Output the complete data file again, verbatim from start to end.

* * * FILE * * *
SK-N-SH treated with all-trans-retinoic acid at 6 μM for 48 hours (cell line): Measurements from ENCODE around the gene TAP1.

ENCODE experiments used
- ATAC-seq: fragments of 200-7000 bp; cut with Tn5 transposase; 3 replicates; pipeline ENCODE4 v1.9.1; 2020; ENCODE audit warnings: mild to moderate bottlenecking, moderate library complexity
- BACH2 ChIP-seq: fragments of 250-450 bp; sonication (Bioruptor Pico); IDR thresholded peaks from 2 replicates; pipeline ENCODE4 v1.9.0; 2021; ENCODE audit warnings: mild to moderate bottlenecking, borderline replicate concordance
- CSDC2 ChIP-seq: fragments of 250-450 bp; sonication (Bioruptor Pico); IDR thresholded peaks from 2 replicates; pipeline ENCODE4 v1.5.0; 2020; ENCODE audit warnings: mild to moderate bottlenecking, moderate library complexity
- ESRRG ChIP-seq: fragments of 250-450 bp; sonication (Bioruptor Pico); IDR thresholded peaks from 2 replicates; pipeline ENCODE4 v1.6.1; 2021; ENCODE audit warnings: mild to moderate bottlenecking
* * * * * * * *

SK-N-SH treated with all-trans-retinoic acid at 6 μM for 48 hours (cell line): Measurements from ENCODE around the gene TAP1.

ENCODE experiments used
- ATAC-seq: fragments of 200-7000 bp; cut with Tn5 transposase; 3 replicates; pipeline ENCODE4 v1.9.1; 2020; ENCODE audit warnings: mild to moderate bottlenecking, moderate library complexity
- BACH2 ChIP-seq: fragments of 250-450 bp; sonication (Bioruptor Pico); IDR thresholded peaks from 2 replicates; pipeline ENCODE4 v1.9.0; 2021; ENCODE audit warnings: mild to moderate bottlenecking, borderline replicate concordance
- CSDC2 ChIP-seq: fragments of 250-450 bp; sonication (Bioruptor Pico); IDR thresholded peaks from 2 replicates; pipeline ENCODE4 v1.5.0; 2020; ENCODE audit warnings: mild to moderate bottlenecking, moderate library complexity
- ESRRG ChIP-seq: fragments of 250-450 bp; sonication (Bioruptor Pico); IDR thresholded peaks from 2 replicates; pipeline ENCODE4 v1.6.1; 2021; ENCODE audit warnings: mild to moderate bottlenecking